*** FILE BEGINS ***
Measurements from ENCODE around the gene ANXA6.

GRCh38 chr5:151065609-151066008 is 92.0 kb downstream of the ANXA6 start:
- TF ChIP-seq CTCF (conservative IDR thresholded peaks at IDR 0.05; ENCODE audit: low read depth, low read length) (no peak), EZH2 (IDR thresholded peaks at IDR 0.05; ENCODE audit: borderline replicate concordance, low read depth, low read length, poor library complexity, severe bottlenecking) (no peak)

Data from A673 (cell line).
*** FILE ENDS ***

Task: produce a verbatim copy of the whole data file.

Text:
Measurements from ENCODE around the gene ANXA6.

GRCh38 chr5:151065609-151066008 is 92.0 kb downstream of the ANXA6 start:
- TF ChIP-seq CTCF (conservative IDR thresholded peaks at IDR 0.05; ENCODE audit: low read depth, low read length) (no peak), EZH2 (IDR thresholded peaks at IDR 0.05; ENCODE audit: borderline replicate concordance, low read depth, low read length, poor library complexity, severe bottlenecking) (no peak)

Data from A673 (cell line).